Dark Continent by Mark Mazower is a historical text which covers the interwar period of Europe in a unique way. The first four chapters each focus on a different aspect of interwar Europe: the decline of democracy, nationalism and the effects it has on minority groups, health and social welfare as a means of control over populations, and the economies of nations. Mazower’s geopolitical coverage of Europe is large; he touches upon other countries in Europe that are usually neglected. Mazower’s interpretation of these historical events is also unique. He ties his interpretation into his themes of decline, fall, and social struggles in Europe to his thesis that Communism, Nazism, and democracy are more related than the reader may have originally thought. Through these views of the forms of governments and the main social struggle of the era, Mazower helps the reader gain a greater understanding of interwar Europe.

Starting with the first chapter and continuing through the next three, Mazower repeatedly points out the primary social struggle present throughout all countries and political parties: the strained relationship between the individual and the population as a whole. This is especially apparent in chapter three, when Mazower expands on the welfare state and social welfare. The welfare was not for the good of the individual; it was for the good of the country as a whole (89). This was constant throughout all countries in Europe. Another historian, Hoffman, reaffirms this idea in his historical writing, Cultivating the Masses. Hoffman, like Mazower, writes about a country’s concern for its productivity level, as it is directly correlated to the creation of social welfare for its people.

In Mazower’ interpretation of history, he views Communism as a favorable political solution. He touches upon the positives of Communism, explaining the basic goals of tackling corruption and social injustice. This interpretation sheds a positive light on Communism, which the reader may not have expected. He believes that the Soviet Union dealt with the issue of minorities and nationalism the best out of all of the governments. The Soviet Union was able to win over the minorities in the country by offering them involvement in the government (50). This united the country in a way in which no other country in Europe was able to do.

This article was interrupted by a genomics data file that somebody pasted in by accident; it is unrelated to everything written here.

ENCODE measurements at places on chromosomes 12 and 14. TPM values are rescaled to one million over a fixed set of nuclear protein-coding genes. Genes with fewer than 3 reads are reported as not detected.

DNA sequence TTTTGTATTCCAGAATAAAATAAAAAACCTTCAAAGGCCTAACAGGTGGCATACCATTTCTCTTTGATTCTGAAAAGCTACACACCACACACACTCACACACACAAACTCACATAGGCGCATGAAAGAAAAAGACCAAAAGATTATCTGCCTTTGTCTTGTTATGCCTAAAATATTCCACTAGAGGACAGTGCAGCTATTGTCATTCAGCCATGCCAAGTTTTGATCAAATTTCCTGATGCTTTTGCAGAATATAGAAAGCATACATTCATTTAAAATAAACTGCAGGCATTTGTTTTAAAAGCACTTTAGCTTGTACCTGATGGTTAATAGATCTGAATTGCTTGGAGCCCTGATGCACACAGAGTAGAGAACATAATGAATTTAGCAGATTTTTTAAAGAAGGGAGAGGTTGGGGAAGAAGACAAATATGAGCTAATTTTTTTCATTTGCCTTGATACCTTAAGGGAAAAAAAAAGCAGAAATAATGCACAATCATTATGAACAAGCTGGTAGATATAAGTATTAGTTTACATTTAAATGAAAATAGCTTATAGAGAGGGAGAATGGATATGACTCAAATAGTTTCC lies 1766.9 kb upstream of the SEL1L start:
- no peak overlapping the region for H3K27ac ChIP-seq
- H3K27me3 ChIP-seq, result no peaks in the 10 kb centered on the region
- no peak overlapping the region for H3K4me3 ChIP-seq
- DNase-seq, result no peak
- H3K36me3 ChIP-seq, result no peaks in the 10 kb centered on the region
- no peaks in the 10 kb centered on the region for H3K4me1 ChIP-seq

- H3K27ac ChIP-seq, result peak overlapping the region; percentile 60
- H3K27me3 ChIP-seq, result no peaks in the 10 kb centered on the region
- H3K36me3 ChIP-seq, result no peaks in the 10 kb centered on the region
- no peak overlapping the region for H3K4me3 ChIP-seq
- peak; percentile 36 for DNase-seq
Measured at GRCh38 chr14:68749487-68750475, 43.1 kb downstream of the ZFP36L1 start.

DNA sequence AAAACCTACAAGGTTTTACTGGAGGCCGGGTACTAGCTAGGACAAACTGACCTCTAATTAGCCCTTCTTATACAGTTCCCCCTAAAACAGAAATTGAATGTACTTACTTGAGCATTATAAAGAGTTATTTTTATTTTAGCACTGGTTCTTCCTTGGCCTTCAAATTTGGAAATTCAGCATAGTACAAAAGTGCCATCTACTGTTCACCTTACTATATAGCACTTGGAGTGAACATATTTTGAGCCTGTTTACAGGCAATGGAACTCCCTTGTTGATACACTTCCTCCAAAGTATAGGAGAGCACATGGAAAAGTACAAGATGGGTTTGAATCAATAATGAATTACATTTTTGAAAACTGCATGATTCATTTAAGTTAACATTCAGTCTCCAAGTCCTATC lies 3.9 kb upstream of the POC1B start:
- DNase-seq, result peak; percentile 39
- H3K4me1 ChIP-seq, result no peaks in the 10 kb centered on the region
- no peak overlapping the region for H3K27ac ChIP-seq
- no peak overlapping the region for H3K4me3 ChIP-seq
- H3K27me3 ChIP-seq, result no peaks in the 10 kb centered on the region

Mazower also examines the growth of Nazism in Europe, especially Germany. Nazism grew from citizens’ hatred of communism. This is apparent from many SS members’ own testimonies, including Hitler’s bodyguard, Rochus Misch. Like many members of the Nazi Party, he stated that he joined the SS because it was a “counterweight to the threat of the left,” and that it was for anti-communist goals. Yet Nazism was a form of imperialism that fits into history better than many believe it should (74). It did have a focus on social welfare; however that focus was then manipulated to benefit a minority of Germans, the Aryan race.

The most discussed form of government, which failed quite often, was democracy. In interwar Europe, there was not a universally agreed upon definition of democracy (5). This directly lead to the development of “democratic governments” which were no more than totalitarian or militant, non-parliamentary regimes. This can be seen in post-World War I Germany when a Constitutional provision, Article 48, was created in order to suspend the Constitution under specific conditions. This article was inevitably abused by then-Chancellor, Hitler, and although he was democratically elected, it is obvious that this abuse was not one of good faith and democratic idealism (33). From democracy, Nazism was born.  On the other hand, in other countries’ democracies, there was great distrust of the executive branch of government (19). Mazower does a good job of linking, comparing, and contrasting each individual European country’s form of democracy with the others.

From Mazower’s descriptions alone, the reader can see that these three forms of governments had similar goals. These three governments grew from and were related to each other; one cannot exist without the others. Each was constantly evolving, rising and falling with the changing climate of worldwide political trends. This leads to a greater understanding of the political structure, and conflict, in interwar Europe.

Overall, Mazower’s Dark Continent is a great text for an undergraduate history course. It intelligently follows the rise and fall of vastly different political ideologies in Europe, while also following the social struggles stemming from each. It does so without confusing the reader with irrelevant details, employing the use of brevity through text. It goes without saying that Mazower provides the reader with an extensive overview of the interwar period and successfully supports his thesis.